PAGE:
The Four Reliances

Rely on the Teaching, not the Teacher;
Rely on the meaning, not the letter;
Rely on the definitive meaning, not the interpretable meaning;
Rely on wisdom, not on consciousness.

— Shakyamuni Buddha, Catuhpratisarana and the Samdhinirmocana Sutras

Interpretation by Maitreya in the Ornament of the Mahayana Sutras:

1. We must not rely on the person of the master, but on what he teaches.

2. Concerning the teaching: We must not rely on the beauty or the sweetness of the words, but on their meaning.

3. Regarding the meaning or meanings of a teaching: We must not rely on those that must be interpreted. Interpretation is necesssary in three cases: to explain an esoteric teaching, to give a teaching in a manner appropriate to the listener, and in the refutation of an exoteric teaching. We must therefore rely on the direct meaning that does not need to be interpreted.

4. Regarding the definitive meaning: We must not rely on a dualistic understanding but on nonconceptual wisdom, the realization of emptiness.

The Buddha's Charter of Free Inquiry

Don't believe in anything simply because you heard it.
Do not believe in traditions because they have been handed down for many generations.
Do not believe in anything because it is spoken and rumored by many.
Do not believe in anything simply because it is found written in your religious books.
Do not believe in anything merely on the authority of your teachers and elders.
But after observation and analysis, you find that anything agrees with reason and is conducive to the good and benefit of one and all, then accept and live up to it.

— Shakyamuni Buddha, The Kalama Sutra

On Religious Prejudice

Sakka asked the Buddha: "Do different religious teachers head for the same goal or practice the same disciplines or aspire to the same thing?"

"No, Sakka, they do not. And why? This world is made up of myriad different states of being, and people adhere to one or another of these states and become tenaciously possessive of them, saying, 'This alone is true, everything else is false.' It is like a territory that they believe is theirs. So all religious teachers do not teach the same goal or the same discipline, nor do they aspire to the same thing.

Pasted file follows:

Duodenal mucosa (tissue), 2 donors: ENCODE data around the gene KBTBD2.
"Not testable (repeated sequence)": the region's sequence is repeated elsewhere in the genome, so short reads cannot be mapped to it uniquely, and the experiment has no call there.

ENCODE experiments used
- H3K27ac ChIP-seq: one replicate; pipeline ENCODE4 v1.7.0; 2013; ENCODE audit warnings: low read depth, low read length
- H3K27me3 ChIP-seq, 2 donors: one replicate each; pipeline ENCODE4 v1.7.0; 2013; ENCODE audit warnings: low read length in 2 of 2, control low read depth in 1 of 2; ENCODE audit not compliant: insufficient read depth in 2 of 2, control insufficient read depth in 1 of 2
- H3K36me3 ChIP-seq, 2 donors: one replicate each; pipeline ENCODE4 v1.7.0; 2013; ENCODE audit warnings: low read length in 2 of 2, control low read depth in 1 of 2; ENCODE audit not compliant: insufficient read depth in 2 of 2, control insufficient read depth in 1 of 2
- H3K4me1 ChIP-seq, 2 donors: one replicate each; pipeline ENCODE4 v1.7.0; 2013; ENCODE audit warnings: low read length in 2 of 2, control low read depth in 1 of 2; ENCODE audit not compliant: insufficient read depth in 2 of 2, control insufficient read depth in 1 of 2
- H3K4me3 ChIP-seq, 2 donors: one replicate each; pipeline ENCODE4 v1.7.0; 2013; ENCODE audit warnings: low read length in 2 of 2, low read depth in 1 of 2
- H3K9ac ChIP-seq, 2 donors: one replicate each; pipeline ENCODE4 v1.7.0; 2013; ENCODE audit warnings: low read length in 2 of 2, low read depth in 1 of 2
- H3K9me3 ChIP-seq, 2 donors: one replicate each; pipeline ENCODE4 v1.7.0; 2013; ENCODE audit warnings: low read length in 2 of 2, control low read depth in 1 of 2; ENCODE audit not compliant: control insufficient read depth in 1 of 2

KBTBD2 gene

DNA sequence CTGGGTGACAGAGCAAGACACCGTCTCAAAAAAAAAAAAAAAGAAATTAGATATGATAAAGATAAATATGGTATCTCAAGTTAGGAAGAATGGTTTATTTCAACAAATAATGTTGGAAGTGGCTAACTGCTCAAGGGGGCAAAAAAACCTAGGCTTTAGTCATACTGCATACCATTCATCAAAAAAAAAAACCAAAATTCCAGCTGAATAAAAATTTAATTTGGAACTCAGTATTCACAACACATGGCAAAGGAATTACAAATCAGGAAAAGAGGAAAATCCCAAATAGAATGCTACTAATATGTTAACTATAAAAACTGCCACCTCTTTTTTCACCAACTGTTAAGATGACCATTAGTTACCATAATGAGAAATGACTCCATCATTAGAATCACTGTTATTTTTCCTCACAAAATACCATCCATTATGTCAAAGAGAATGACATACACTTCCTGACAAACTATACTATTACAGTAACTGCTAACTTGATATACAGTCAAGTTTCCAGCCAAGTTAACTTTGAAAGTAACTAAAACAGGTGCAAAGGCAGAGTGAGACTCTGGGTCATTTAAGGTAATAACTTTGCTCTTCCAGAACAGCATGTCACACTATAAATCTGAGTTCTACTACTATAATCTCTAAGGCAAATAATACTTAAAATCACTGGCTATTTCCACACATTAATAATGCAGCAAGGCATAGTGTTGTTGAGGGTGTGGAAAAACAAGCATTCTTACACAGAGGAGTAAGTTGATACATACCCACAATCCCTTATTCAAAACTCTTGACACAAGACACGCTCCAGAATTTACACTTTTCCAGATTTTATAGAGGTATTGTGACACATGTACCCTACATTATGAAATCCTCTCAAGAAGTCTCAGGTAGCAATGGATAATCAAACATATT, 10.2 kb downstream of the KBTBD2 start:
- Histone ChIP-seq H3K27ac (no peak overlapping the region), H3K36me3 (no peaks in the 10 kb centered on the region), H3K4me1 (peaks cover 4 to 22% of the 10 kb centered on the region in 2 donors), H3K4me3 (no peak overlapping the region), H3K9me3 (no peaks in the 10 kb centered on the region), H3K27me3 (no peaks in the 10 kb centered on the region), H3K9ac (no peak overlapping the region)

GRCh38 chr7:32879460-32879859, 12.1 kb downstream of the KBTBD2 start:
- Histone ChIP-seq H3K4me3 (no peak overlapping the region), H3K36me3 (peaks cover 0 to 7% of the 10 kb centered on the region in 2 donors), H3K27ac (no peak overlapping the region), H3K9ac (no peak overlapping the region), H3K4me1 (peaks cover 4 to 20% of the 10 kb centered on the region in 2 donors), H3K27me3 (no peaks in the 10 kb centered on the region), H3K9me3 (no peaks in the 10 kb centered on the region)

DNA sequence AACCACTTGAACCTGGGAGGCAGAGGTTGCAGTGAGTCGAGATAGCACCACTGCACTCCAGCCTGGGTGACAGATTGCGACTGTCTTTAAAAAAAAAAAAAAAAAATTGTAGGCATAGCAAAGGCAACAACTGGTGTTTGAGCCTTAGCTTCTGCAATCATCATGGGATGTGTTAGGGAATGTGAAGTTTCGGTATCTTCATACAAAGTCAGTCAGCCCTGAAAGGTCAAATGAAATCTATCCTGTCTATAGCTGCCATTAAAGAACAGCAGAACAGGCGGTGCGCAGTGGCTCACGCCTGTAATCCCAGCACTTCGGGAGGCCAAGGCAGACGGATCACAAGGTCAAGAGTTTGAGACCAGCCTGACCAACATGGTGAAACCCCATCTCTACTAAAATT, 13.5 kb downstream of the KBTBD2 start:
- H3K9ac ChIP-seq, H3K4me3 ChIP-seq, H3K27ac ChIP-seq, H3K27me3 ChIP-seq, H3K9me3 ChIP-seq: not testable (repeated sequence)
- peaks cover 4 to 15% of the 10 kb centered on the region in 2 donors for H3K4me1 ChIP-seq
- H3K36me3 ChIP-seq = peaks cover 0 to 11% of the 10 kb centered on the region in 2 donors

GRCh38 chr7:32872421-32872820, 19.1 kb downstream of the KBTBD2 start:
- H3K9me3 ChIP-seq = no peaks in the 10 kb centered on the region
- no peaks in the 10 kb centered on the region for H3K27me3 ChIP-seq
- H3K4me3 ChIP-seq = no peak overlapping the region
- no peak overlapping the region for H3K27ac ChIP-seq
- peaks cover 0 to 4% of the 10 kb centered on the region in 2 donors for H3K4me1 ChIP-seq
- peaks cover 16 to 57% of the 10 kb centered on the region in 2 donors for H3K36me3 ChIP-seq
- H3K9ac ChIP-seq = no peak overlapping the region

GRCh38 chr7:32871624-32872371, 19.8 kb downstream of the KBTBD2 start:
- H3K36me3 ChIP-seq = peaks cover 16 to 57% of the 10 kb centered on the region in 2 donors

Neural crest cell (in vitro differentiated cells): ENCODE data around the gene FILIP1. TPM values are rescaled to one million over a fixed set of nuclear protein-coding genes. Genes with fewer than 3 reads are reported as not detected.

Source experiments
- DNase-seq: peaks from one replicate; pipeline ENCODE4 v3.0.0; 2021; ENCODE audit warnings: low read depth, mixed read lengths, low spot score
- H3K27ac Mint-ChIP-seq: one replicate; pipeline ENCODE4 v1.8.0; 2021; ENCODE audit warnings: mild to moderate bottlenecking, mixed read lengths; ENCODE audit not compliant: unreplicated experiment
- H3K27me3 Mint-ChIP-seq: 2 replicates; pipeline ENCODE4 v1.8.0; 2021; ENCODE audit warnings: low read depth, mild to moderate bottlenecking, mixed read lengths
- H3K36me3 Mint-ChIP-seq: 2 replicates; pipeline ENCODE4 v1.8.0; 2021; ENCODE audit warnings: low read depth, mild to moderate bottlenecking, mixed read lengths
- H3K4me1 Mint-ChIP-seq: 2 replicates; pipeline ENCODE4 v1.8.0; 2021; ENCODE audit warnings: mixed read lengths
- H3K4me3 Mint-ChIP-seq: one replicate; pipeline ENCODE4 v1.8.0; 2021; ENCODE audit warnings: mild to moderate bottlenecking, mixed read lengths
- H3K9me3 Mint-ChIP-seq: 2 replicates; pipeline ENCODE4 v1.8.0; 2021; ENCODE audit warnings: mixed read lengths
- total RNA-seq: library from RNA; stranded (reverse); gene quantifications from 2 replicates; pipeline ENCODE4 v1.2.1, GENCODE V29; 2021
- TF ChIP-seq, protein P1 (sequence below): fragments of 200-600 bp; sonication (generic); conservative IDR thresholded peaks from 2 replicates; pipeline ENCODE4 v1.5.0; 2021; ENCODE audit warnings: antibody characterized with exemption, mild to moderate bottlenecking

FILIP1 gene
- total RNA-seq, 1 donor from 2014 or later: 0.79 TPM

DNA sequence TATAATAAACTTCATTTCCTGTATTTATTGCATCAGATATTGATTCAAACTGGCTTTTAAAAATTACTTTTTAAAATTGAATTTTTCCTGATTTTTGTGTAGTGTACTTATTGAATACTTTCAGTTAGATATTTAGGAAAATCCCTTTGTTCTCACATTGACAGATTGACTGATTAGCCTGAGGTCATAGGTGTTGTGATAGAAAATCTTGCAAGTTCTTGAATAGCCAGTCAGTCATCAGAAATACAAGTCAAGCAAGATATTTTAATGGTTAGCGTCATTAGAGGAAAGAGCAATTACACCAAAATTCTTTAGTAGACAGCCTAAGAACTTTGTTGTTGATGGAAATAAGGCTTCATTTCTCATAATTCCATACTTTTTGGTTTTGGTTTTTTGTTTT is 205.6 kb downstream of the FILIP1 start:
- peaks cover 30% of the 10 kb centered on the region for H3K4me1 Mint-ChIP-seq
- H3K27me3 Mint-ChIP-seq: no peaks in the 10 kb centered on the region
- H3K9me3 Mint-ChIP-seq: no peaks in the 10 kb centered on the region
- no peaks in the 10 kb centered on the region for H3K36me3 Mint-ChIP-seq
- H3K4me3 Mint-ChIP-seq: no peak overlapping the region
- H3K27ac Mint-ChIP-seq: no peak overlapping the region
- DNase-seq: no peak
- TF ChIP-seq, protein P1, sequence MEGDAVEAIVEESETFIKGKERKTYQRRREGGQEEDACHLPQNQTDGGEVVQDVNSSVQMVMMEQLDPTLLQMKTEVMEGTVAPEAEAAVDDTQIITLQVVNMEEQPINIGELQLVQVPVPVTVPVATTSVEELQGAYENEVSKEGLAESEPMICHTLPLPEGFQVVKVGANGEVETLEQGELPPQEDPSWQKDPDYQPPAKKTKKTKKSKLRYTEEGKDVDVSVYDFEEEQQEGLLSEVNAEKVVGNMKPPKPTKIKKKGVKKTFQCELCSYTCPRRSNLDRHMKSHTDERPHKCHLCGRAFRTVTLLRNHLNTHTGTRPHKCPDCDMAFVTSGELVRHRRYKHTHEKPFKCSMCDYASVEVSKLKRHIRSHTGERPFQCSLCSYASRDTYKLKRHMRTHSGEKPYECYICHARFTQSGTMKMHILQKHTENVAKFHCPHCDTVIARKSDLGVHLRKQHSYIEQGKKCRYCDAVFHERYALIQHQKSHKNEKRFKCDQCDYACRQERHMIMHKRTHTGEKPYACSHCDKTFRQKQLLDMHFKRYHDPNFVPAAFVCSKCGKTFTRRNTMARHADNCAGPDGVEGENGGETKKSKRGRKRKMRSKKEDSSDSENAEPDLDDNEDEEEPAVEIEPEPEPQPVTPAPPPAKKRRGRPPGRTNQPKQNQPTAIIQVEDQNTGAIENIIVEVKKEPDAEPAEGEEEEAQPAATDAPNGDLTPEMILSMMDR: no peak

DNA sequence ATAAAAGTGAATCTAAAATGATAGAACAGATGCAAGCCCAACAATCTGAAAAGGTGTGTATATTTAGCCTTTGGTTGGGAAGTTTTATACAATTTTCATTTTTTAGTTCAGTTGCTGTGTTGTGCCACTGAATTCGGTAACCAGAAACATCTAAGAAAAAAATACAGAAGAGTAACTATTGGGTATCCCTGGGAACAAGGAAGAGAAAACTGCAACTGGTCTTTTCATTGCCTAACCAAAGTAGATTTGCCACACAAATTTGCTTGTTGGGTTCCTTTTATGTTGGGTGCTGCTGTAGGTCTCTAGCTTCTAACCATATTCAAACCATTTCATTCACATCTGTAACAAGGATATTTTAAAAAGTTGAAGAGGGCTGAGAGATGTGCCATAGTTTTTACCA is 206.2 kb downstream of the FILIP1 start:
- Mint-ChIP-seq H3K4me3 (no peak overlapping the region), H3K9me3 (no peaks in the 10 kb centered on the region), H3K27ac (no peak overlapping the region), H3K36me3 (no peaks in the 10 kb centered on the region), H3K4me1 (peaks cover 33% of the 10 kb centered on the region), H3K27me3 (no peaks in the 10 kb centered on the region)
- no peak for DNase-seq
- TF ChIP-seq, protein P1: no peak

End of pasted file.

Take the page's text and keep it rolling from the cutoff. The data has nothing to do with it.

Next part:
"But if you find truth in any religion or philosophy, then accept that truth without prejudice."

— Digha Nikaya
From "The Pocket Buddha Reader," edited by Anne Bancroft, 2000.

On Adapting the Form of the Teaching to the Culture

The Buddha respected the guidelines of the religious and social culture of his time in India. He said, "Wherever my teaching goes, it must follow the guidelines of each country, adopting beneficial customs and putting these together with my vinaya rules of morality. Teach and share my message of love and compassion, truth and honesty to all beings in the name of egolessness and selflessness."
— Khenpo Rinpoches, Practice Guide to Accompany the Text "The Blessing Treasury: A Sadhana of the Buddha Shakyamuna"

On Dropping Thoughts of Harm Done by Others

If you keep thinking "That man has abused me," holding it as a much-cherished grievance, your anger will never be allayed. If you can put down that fury-inducing thought, your anger will lessen. Fury will never end fury, it will just ricochet on and on. Only putting it down will end such an abysmal state.
— Sunnata Vagga
From "The Pocket Buddha Reader," edited by Anne Bancroft, 2001

System of Teaching

Never think that I believe I should set out a "system of teaching" to help people understand the way. Never cherish such a thought. What I proclaim is the truth as I have discovered it and "a system of teaching" has no meaning because the truth can’t be cut up into pieces and arranged in a system.
— Diamond Sutra
From "Buddha Speaks," edited by Anne Bancroft, 2000

Refuge in the Truth

You should be an island to yourself, a refuge to yourself, not dependent on any other but taking refuge in the truth and none other than the truth. And how do you become an island and a refuge to yourself? In this way. You see and contemplate your body as composed of all the forces of the universe. Ardently and mindfully you steer your body-self by restraining your discontent with the world about you. In the same way, observe and contemplate your feelings and use that same ardent restraint and self-possession against enslavement by greed or desire. By seeing attachment to your body and feelings as blocking the truth, you dwell in self-possession and ardent liberation from those ties. This is how you live as an island to yourself and a refuge to yourself. Whoever dwells in this contemplation, islanded by the truth and taking refuge in the truth--that one will come out of the darkness and into the light.
— Digha Nikaya

Walking the Talk

If he recites many teachings, but — heedless man — doesn't do what they say, like a cowherd counting the cattle of others, he has no share in the contemplative life.

- Dhammapada, 1, translated by Thanissaro Bhikkhu.


A faith that cannot survive collision with the truth is not worth many regrets.
— Arthur C. Clarke


The Dalai Lama

"Religion does not mean just precepts, a temple, monastery, or other external signs, for these as well as hearing and thinking are subsidiary factors in taming the mind. When the mind becomes the practices, one is a practitioner of religion, and when the mind does not become the practices one is not."

– His Holiness the Dalai Lama from 'Deity Yoga'

If anything, my religion is kindness.

Be kind whenever possible. It is always possible.